Pitching, speed and a little bit of power. The National League is back on top in the All-Star game, using the same formula that worked during its dominating run in the 1970s and '80s.
Prince Fielder hit a three-run homer and Roy Halladay and his relief combined on a six-hitter to lead the NL over the AL 5-1 Tuesday night, giving the senior circuit its first two-game winning streak since the mid-1990s.
The NL claimed home-field advantage in the World Series, its only blemish being a home run by Adrian Gonzalez off Cliff Lee.
"It was great to have the pitching set up the way it was," NL manager Bruce Bochy said. "It's hard to beat great pitching and a three-run homer."
With several big names as no-shows at Chase Field, the AL lost more than the game.
Boston right-hander Josh Beckett warmed up, then bowed out with a sore knee. Detroit slugger Miguel Cabrera left after hurting a muscle in his side while swinging.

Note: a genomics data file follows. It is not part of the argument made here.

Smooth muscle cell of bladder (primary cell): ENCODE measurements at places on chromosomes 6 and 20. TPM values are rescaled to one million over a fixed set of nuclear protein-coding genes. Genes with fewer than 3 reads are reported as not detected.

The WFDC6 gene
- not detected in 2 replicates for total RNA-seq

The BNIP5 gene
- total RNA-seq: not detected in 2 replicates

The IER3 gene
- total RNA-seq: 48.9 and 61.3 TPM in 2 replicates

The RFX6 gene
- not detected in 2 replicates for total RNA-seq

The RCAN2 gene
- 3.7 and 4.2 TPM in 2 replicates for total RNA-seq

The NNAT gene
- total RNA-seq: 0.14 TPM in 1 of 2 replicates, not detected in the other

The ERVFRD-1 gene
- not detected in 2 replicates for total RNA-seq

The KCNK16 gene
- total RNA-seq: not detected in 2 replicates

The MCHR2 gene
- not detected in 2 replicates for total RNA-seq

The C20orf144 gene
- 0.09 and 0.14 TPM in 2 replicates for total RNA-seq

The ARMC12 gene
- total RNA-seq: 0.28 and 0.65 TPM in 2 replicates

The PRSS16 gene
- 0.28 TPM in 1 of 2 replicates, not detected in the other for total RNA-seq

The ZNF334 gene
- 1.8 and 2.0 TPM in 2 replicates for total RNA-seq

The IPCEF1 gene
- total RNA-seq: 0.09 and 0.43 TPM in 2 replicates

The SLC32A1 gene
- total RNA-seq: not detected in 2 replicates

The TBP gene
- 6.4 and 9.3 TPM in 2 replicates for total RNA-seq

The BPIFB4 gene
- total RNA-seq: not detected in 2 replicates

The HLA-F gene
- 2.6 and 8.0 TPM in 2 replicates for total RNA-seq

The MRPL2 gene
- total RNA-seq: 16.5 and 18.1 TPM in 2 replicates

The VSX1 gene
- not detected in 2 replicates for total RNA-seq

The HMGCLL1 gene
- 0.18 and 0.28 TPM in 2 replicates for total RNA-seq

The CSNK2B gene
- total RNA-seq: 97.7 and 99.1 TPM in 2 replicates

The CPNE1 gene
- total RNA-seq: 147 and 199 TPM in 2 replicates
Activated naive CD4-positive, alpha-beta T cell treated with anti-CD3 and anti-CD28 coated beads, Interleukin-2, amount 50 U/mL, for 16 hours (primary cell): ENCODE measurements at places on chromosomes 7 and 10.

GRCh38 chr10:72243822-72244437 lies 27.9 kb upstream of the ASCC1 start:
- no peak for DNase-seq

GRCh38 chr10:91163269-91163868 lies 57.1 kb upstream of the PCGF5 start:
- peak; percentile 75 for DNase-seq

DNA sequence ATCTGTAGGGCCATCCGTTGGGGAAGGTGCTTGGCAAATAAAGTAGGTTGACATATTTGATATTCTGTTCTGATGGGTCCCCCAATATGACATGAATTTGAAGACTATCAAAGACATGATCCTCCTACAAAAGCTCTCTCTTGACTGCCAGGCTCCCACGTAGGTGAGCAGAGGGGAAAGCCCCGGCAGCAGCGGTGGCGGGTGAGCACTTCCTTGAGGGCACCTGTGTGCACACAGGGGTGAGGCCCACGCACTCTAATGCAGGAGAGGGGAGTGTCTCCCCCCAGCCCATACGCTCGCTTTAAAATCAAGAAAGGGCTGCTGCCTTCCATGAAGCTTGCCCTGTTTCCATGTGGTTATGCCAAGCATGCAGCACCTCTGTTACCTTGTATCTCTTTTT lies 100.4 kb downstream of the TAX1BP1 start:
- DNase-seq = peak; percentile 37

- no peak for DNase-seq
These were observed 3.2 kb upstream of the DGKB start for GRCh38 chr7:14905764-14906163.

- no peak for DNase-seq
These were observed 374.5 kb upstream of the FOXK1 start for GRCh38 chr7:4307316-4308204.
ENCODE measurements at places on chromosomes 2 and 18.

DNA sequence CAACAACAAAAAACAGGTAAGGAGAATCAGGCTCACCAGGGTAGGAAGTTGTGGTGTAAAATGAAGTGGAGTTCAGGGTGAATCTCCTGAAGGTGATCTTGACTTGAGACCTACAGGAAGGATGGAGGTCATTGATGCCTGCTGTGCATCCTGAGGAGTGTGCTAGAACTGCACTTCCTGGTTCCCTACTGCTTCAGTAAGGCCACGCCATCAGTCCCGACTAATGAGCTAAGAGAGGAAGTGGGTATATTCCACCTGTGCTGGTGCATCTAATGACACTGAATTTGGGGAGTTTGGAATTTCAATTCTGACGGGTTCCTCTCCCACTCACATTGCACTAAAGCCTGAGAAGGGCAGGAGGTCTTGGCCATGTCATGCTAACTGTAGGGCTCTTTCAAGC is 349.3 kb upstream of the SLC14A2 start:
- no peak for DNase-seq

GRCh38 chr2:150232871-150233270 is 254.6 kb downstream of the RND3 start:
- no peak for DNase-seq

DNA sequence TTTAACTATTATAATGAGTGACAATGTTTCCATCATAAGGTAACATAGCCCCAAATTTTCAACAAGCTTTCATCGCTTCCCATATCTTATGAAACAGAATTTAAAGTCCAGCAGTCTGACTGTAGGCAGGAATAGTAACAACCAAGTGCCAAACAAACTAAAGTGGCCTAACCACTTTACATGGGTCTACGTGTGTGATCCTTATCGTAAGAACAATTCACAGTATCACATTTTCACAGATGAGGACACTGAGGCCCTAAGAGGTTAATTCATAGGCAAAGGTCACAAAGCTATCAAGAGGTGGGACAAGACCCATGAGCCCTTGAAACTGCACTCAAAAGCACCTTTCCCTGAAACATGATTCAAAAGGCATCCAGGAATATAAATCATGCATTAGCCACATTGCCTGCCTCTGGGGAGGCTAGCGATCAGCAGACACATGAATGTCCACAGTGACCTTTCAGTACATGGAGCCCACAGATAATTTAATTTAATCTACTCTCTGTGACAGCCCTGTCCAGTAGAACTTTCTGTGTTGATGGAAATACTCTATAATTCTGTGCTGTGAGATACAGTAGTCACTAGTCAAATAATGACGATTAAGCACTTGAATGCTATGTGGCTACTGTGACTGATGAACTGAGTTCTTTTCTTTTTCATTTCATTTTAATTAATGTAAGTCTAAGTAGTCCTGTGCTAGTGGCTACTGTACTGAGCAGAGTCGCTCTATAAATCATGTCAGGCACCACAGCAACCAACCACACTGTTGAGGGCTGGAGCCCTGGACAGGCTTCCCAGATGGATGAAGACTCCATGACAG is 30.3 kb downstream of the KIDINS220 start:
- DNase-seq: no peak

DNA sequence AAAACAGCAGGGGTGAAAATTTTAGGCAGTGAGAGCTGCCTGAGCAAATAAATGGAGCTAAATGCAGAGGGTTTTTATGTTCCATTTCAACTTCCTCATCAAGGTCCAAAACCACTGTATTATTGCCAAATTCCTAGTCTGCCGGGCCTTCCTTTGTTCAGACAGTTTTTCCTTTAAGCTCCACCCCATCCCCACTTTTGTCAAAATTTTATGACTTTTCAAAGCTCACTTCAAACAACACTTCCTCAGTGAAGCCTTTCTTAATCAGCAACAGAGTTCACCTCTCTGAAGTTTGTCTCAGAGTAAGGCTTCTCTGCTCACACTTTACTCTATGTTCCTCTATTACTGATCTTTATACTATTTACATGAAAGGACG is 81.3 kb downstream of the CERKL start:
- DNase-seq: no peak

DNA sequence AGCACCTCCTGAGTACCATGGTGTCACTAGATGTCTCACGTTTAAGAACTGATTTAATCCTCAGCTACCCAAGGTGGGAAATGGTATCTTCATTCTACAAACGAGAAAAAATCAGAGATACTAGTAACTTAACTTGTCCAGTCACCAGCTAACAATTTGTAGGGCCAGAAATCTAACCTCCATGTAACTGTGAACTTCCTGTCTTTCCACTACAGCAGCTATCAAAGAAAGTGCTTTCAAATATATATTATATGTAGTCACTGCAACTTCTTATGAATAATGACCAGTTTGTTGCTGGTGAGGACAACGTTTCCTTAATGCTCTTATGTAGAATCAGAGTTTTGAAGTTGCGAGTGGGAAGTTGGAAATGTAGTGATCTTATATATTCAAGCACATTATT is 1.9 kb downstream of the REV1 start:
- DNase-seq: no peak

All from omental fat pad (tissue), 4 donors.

"We are not going to use not having Josh as an excuse," AL manager Ron Washington said. "I think when you look at the ballgame, the bottom line is the National League pitching was outstanding. You know, we ended up giving up one big inning and they didn't give up any."
Even before they were hurt, many stars were missing. Justin Verlander, Felix Hernandez and many other aces started Sunday and were ineligible, Chipper Jones and Alex Rodriguez were among those on the disabled list and Derek Jeter wanted a break. In all, 16 of 84 All-Stars were dropped.
Tyler Clippard got the win despite allowing a single to his only batter, Adrian Beltre. Clayton Kershaw, Jair Jurrjens, Craig Kimbrel, Jonny Venters, Heath Bell, Joel Hanrahan and Brian Wilson combined to keep the NL ahead.